Life Cycle Costing

As generally understood, the concept of life cycle costing involves the life of the vehicle. Generally overlooked is its relationship to the lives of its passengers.

Principles and Practices

The central principle of life cycle costing is that, while a vehicle that lasts longer may cost more to purchase, it generally costs less to operate. For this to be true, of course, one must spread the purchase price over the vehicle’s life span, along with the appropriate operating costs. An important corollary of this principle is that, when the vehicle’s life is extended beyond a certain point, it costs more to operate it properly than it does to purchase a new one. The pejorative term is ‘properly.

Were one to graph these principles for a new vehicle, the line for maintenance would begin at zero, and slope upward increasingly as the vehicle ages. In contrast, the line for amortization (or depreciation) would descend significantly the moment the vehicle arrives on the purchaser’s lot. Otherwise, this slope is less dramatic, and tends to flatten out somewhat when this line crosses the other one. These lines depict the essence of life cycle costing: After they cross, it is more cost-effective to replace the vehicle. But this is true only if the vehicle is properly maintained.

When one continues to operate the vehicle beyond the point where these lines cross, there are but few explanations for it. One is that the operator does not understand basic arithmetic, or perhaps does not keep track of costs. Another is that he or she does not understand the principles involved. A third is that the acquisition of a new or newer vehicle lies beyond reach, financially. A fourth explanation is far uglier: The operator understands these principles and relationships clearly – but simply chooses to violate and ignore them.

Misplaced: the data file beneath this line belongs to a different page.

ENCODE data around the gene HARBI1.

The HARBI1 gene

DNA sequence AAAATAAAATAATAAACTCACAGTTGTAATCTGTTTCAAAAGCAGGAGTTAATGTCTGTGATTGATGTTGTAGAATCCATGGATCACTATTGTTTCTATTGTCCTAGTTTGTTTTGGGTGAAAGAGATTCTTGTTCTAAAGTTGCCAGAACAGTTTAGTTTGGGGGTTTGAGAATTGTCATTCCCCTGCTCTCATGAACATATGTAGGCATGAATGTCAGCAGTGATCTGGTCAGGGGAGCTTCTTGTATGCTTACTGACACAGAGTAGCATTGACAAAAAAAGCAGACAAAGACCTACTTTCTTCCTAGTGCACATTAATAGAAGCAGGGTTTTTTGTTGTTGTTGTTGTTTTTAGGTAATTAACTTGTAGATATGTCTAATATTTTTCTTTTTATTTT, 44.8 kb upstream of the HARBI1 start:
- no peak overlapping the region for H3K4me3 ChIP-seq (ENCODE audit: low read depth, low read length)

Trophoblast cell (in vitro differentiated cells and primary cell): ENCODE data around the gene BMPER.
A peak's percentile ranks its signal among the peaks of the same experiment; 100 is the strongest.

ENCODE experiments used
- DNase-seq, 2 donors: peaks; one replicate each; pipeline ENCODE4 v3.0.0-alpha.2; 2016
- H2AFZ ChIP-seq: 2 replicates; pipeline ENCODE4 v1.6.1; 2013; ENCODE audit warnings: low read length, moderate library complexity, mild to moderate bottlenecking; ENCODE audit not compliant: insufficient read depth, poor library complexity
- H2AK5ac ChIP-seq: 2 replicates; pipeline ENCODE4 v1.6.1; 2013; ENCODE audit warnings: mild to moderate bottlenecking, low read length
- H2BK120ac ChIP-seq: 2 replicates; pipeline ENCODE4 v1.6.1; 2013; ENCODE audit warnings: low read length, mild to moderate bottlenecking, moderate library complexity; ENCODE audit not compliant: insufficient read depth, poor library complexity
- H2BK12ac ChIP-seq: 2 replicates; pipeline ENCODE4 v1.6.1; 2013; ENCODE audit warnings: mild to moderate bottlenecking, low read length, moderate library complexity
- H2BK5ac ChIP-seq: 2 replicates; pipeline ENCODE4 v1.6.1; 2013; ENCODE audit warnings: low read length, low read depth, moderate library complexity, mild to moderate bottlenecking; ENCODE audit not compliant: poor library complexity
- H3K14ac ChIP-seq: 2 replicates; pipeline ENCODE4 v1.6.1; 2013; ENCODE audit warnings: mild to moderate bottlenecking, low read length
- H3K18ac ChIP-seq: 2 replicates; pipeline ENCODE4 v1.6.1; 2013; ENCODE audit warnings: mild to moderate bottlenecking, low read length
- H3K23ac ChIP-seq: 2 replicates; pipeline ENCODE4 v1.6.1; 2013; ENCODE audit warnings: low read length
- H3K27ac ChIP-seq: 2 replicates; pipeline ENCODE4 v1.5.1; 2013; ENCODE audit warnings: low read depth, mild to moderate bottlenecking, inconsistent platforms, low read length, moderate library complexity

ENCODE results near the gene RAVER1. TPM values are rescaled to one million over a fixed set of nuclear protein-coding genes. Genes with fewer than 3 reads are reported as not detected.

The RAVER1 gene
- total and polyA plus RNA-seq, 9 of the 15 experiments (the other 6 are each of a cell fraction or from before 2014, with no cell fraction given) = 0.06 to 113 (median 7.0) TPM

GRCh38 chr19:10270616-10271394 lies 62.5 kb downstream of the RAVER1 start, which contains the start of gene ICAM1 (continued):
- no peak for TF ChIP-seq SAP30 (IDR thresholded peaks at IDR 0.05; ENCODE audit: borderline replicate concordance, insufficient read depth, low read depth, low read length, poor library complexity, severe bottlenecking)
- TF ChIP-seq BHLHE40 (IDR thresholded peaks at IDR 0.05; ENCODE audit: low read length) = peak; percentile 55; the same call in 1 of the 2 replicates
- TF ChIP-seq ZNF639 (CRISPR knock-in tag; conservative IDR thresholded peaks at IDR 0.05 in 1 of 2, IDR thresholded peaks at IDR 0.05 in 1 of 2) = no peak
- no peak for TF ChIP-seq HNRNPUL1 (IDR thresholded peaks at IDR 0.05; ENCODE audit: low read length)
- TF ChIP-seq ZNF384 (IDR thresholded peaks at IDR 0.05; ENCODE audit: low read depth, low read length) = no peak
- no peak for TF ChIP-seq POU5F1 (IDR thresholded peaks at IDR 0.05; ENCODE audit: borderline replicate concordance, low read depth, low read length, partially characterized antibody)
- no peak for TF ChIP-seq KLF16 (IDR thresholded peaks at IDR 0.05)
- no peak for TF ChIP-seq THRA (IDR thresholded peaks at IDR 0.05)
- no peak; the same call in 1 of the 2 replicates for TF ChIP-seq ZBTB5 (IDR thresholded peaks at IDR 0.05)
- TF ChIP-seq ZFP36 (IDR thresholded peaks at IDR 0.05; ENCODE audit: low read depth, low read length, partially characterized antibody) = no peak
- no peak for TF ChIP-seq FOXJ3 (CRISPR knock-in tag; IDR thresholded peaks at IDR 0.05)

As a matter of logic, these principles can only be violated by two approaches: Non-Payment and Deferred Maintenance. Non-payment rarely occurs because sellers and their agents have a useful tool to enforce it: Repossession. In fact, lessors and financing companies often retain “security deposits” to cover its costs. In contrast, there are few mechanisms to address deferred maintenance. Even annual inspections can be evaded by the operator’s simple failure to register the vehicle. Yet even when inspections occur, few state agencies conduct any follow-up efforts, much less enforcement efforts. Often, the same violations occur year after year.

Heard but Not Seen

One way to recognize a poorly-maintained vehicle is by its sound: As a general rule, the more poorly maintained, the noisier. But this correlation does not lend itself to standards, nor should it. Far more important, the worst ramification of vehicle age and poor maintenance is invisible – at least until a serious accident occurs: The lack of structure. Two recent accidents provide salient illustrations:

  • When NTSB investigators examined a school bus whose roof collapsed in a rollover, they were startled to find that it had been held up largely by the sidewalls: Many of the structural frame members had literally rusted away.
  • When another investigative team examined a motorcoach that struck a bridge abutment, they found it in pieces – a seeming impossibility for a monocoque vehicle, by definition: Yet parts of the structure seemed to have disappeared.

Glut and Greed